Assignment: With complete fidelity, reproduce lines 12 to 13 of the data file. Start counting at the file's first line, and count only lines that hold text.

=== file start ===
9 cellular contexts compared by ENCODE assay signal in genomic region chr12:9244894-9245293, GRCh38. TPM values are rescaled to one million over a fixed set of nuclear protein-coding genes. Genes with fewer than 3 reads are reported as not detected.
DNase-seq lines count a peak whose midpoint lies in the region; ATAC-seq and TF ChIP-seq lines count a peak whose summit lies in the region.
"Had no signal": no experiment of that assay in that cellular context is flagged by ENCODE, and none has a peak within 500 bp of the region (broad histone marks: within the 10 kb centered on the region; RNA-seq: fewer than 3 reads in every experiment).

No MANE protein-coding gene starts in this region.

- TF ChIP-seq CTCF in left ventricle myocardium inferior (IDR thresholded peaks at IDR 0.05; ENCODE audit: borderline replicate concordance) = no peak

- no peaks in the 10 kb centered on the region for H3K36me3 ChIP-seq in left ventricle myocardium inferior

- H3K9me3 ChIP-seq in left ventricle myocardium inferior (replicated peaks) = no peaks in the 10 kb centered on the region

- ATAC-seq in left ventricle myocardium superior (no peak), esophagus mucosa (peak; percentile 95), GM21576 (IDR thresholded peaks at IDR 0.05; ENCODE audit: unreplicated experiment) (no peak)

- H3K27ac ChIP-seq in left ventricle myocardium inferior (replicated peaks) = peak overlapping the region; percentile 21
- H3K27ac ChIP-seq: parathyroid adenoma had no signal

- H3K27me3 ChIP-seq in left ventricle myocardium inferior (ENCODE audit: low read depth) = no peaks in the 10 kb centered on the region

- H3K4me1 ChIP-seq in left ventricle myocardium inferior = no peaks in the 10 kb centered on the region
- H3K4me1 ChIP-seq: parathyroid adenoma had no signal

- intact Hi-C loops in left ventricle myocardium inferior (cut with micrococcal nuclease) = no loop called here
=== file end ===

- H3K4me1 ChIP-seq in left ventricle myocardium inferior = no peaks in the 10 kb centered on the region
- H3K4me1 ChIP-seq: parathyroid adenoma had no signal